There were also inventions, for which they just had no use in Antiquity. Two anecdotes from ancient authors illustrate this well. Suetonius writes that an inventor once approached Vespasian with a lifting device, which could be used to transport heavy weights quickly and easily. The emperor rewarded the inventor handsomely, but told him that they would not be using his device. The people needed jobs, and the machine would take those away. Petronius writes in his Satyricon that someone came to a different emperor with news that he had invented the unbreakable glass. The emperor asked the man if he had told anyone else about it. When the inventor said no, the emperor had him immediately executed, as he was worried the invention would make the price of gold plummet.
To what extent can we come across the technological innovations of the age in ancient Aquincum?
We can come across them in essentially three categories: the first is water-lifting and water-transportation. The Romans established here an entire system of settlements on the foundation of constant water supply, for which they also provided continuous sewerage. The second is the hypocaustum heating system, and the connected boilers. Such a boiler has only survived at a villa in Boscoreale, Italy, but its traces have also been found here. Definitely Aquincum, too, had state-of-the-art water heating.
The (reconstructed) desk of an ancient engineer (photograph by Nóra Szilágyi)
The third is the objects connected with engineers. These are tools probably used by engineers, e.g. plummets, rulers, compasses, which have also been found – though not in great numbers – in Aquincum. We also have an inscription, which mentions a discens regulatorum (we could translate it as ‘engineer working with a ruler’) by the name of Ulpius Nundinus. He presumably took part in repairing the Aquincum aquaeductus, and as a result set up an altar by the springs at the beginning of the aqueduct. Additionally, we know of several other engineers from Pannonia.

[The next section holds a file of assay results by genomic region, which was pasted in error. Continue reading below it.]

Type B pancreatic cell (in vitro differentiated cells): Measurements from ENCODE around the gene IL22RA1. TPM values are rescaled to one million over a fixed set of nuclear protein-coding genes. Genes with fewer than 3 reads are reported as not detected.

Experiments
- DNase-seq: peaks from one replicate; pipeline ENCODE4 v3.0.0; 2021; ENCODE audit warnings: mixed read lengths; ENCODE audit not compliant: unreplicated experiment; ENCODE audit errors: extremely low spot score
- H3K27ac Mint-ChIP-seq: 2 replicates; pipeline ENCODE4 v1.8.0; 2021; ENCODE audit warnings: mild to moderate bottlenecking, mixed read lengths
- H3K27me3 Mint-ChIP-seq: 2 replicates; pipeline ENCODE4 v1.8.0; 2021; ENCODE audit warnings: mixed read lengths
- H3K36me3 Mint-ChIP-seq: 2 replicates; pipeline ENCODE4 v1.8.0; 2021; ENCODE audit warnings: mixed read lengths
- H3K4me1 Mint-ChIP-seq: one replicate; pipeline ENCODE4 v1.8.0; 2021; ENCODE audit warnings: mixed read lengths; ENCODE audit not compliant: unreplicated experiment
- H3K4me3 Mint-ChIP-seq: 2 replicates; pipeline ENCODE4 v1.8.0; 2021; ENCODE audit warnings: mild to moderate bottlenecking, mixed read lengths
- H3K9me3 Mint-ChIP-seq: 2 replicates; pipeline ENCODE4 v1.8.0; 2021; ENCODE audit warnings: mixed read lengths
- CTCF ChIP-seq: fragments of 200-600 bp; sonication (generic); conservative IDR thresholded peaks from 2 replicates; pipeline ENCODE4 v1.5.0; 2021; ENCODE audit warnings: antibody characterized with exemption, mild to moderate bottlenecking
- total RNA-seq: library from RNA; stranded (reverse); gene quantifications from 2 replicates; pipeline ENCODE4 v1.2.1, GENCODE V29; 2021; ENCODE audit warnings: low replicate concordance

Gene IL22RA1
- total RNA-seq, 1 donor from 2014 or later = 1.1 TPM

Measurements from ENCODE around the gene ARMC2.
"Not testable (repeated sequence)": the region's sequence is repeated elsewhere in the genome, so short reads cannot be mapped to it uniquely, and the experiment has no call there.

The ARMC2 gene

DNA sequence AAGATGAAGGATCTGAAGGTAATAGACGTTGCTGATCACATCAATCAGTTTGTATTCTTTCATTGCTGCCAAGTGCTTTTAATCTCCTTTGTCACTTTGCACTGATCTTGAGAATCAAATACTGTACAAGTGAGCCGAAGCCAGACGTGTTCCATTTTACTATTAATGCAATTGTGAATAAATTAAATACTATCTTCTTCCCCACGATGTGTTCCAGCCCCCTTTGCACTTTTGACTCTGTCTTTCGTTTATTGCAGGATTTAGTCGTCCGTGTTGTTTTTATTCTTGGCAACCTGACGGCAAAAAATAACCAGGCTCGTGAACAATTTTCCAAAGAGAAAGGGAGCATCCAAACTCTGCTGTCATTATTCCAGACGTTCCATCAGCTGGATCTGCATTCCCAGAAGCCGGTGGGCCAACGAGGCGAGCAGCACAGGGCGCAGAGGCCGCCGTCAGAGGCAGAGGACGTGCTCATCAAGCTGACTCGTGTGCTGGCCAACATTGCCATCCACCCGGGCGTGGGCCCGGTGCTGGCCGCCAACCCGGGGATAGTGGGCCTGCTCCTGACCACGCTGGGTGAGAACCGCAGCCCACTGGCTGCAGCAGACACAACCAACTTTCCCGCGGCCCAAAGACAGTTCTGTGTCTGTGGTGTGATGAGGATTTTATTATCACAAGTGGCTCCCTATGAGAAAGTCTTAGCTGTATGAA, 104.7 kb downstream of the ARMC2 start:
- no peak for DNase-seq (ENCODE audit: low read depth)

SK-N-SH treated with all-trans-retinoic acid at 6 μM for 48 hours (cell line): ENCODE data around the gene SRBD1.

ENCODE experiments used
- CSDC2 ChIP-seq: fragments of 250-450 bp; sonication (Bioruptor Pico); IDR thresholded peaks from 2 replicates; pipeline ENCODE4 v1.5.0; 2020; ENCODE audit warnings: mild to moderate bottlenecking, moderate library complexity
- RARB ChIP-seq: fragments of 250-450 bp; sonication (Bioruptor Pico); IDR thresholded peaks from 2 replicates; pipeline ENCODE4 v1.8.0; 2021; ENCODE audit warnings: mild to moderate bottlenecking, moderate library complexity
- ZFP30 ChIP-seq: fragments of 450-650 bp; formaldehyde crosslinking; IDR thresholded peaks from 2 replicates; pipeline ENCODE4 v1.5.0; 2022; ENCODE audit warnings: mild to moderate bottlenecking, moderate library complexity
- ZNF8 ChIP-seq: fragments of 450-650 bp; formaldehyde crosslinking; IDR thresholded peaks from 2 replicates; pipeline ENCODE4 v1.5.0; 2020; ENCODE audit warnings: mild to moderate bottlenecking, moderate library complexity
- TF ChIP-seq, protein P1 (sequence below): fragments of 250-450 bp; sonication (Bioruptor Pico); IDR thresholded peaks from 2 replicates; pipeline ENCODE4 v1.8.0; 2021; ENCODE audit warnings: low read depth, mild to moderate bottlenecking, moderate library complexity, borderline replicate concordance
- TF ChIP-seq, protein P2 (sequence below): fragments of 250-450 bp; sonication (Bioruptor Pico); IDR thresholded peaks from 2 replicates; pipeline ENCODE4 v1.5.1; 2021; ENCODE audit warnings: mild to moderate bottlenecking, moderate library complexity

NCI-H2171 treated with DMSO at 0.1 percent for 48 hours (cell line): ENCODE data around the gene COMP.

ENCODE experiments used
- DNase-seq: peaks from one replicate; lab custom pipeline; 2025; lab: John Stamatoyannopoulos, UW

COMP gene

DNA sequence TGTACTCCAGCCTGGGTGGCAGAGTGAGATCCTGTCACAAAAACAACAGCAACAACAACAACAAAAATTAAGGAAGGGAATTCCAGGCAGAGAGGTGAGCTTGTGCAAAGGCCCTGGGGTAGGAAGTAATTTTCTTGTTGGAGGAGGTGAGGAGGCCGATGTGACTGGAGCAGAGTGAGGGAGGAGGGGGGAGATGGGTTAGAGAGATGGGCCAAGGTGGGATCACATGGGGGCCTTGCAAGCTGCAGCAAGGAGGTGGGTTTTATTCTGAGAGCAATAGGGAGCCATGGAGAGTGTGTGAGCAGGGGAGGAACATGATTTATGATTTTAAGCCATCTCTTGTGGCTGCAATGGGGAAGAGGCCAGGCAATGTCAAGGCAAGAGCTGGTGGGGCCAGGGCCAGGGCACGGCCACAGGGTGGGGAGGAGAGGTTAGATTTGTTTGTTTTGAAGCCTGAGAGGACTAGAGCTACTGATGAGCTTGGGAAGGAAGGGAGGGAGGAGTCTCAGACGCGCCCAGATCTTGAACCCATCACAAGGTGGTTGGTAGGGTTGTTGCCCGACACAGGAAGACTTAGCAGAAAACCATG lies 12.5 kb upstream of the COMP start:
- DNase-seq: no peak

Which ingenious ancient invention is your favourite?
As an Aquincum archaeologist, my favourite is naturally the organ. The organ is an exceptional feat not only in the history music, but also of technology. It was invented by a Ctesibius in the 3rd century, who experimented with various pneumatic devices. One of these was the organ. The Aquincum organ is very special, since this is the only ancient organ, where the whole instrument has survived; though organ parts of various sizes have come to light elsewhere as well.
The remains of the Aquincum organ at its their first exhibition (Aquincum Museum, Photographic Archive)
The organ had several uses in Antiquity. To us the most surprising is that organ music accompanied gladiatorial games. There were also organ concerts in the ancient world, and from the 2nd-3rd century AD they are in all likelihood used during various events, like feasts. The Aquincum organ was the gift of Gaius Julius Viatorinus, who presented it to the association of textile dealers, who were also responsible for firefighting. We may assume that they played the organ at the events of the association to entertain those present. The organ gradually makes its way into the ceremonials at the imperial court, but the organ only becomes a church instrument during the Middle Ages.
The exhibition “Ingenious inventions – Innovative ideas: Episodes from the history of ancient technology” opened on 31 July 2020 at the Aquincum Museum.